By Samuel Ginsburg Marfa, a West Texas town of less than 2,000 permanent residents, attracts a lot of visitors. Known as the backdrop to 1959 James Dean film Giant, the town’s main attractions include two main streets lined with galleries, the mysterious Marfa lights that only seem to come out when nobody is looking, and […]
By Nicholas Roland On March 23, 1961, recently-inaugurated President John F. Kennedy held a press conference at the State Department on Laos, a country little-known to most Americans at the time. Using a series of oversized maps, Kennedy detailed the advance of Communist Laotian and North Vietnamese forces in the country’s northeastern provinces. Rejecting an […]
Not Even Past will publish letters to the editor with educational or scholarly merit. When the letter concerns a post on Not Even Past, the author of the article will be invited to respond. We encourage letter writers to refrain from ad hominem discourse. Joan Neuberger, Editor. Remarks on Jesse Ritner’s “Paying for Peace: Reflections on the ‘Lasting Peace’ […]
By Ben Wright “Can any good come out of San Antonio?” This was the question at the heart of an 1846 letter penned by the Rev. John McCullough. He was writing to his Presbyterian superiors on the East Coast, who had assigned him the task of conducting missionary work on the new American frontier in […]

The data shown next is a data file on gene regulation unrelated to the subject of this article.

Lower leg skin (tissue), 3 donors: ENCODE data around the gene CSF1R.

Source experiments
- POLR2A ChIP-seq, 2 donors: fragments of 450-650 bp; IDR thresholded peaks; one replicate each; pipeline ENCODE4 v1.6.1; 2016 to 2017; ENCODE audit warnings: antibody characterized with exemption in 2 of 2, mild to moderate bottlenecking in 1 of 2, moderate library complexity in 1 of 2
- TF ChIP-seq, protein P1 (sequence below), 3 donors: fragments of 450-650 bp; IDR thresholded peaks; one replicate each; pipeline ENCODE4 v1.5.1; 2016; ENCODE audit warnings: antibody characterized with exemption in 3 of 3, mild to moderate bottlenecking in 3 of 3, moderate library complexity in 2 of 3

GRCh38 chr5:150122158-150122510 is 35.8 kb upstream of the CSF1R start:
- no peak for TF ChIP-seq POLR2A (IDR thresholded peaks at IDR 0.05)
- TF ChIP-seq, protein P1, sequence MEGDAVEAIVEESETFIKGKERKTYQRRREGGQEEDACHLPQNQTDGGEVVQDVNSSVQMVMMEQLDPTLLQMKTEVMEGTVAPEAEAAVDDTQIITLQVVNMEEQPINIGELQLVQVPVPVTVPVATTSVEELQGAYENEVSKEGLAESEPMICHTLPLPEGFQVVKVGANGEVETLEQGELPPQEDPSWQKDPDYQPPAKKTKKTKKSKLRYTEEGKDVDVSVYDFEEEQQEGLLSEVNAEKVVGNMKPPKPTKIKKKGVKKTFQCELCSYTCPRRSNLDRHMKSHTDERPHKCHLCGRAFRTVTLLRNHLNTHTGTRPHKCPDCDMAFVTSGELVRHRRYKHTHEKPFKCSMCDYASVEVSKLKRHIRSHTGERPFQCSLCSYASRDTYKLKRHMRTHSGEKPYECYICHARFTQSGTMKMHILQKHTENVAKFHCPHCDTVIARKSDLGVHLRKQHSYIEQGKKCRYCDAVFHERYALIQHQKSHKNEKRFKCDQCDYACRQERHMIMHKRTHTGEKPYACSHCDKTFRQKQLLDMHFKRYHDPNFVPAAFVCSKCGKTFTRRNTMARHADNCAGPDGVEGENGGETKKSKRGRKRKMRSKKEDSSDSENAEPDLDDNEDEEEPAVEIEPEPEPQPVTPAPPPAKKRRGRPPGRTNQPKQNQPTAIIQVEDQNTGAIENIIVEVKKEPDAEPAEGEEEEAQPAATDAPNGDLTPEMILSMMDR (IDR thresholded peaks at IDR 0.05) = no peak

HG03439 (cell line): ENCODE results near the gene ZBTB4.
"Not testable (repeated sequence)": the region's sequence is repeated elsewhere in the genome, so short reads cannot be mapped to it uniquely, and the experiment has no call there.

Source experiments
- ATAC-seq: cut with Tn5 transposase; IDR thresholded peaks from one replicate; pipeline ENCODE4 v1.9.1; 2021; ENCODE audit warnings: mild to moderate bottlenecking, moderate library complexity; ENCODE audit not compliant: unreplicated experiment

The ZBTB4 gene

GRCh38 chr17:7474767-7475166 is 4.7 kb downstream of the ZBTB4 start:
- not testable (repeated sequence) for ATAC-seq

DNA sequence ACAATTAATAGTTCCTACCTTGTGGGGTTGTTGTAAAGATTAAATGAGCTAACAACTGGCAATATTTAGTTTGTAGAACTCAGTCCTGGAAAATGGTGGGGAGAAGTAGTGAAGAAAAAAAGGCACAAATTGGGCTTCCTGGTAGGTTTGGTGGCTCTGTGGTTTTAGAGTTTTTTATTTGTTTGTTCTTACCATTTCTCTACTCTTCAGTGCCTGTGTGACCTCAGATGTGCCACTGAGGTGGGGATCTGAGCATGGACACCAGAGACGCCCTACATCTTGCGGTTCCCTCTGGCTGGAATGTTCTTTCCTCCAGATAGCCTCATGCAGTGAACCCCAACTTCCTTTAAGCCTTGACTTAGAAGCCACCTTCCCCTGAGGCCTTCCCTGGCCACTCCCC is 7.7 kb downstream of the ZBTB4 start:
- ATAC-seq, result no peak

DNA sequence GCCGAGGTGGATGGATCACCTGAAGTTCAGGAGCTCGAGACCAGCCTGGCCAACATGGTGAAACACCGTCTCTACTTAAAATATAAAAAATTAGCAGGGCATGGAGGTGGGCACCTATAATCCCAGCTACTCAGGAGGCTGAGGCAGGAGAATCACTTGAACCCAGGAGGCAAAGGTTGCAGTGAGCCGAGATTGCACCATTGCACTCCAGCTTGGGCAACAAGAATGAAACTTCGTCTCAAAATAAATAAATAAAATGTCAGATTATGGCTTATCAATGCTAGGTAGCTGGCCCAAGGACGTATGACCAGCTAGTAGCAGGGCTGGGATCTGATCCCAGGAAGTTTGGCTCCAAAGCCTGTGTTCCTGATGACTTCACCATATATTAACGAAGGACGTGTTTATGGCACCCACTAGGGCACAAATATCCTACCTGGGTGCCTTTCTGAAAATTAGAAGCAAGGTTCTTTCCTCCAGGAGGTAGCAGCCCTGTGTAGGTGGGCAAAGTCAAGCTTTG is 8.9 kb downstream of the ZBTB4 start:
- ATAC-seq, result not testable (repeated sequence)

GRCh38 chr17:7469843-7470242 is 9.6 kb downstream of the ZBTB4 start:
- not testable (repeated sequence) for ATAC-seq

by Jesse Ritner Fredericksburg is a small town in central Texas. Known for its wineries, beer halls, and its World War II museum, it is now often overshadowed by the urban hubs of San Antonio and Austin, both within a two-hour drive of town. Yet, in 1847 Fredericksburg was a point of serious contention for […]
At the turn of last century Eugene C. Barker, Distinguished Professor of History at the University of Texas at Austin, conducted research on the illegal slave trade in Texas. Barker sought to unveil the obscure history of slave smuggling in Texas and he set out to collect information pertaining to that subject.
Our family knew Luling as a town one passed through quickly on trips from Austin to the Gulf coast, noticing only banners for the next “watermelon thump” and gaily decorated oil pump jacks. Recently it became my unlikely entry point into a visual appreciation of Texas Jewish history and more.
By Alejandra Garza Browsing through the online finding aids for the Dolph Briscoe Center for American History, I was stunned to discover that they housed an original copy of a 1939 newspaper from Hebbronville, my hometown in South Texas. The curiosity quickly got the better of me and I was at the repository the next […]
By Josh Urich The artifact below and the document that accompanies it are out of the ordinary: hair taken from General Thomas Jonathan “Stonewall” Jackson’s horse, Old Sorrel. The hair itself was plucked by General Fitzhugh Lee and given to John S. Wise, the son of former Virginia governor Henry S. Wise. John S. Wise […]
William Williston Heartsill volunteered to fight for the South before the Civil War even began. For the first two years of his service, he and his comrades from Harrison County, Texas served as a cavalryman on Texas’s western frontier.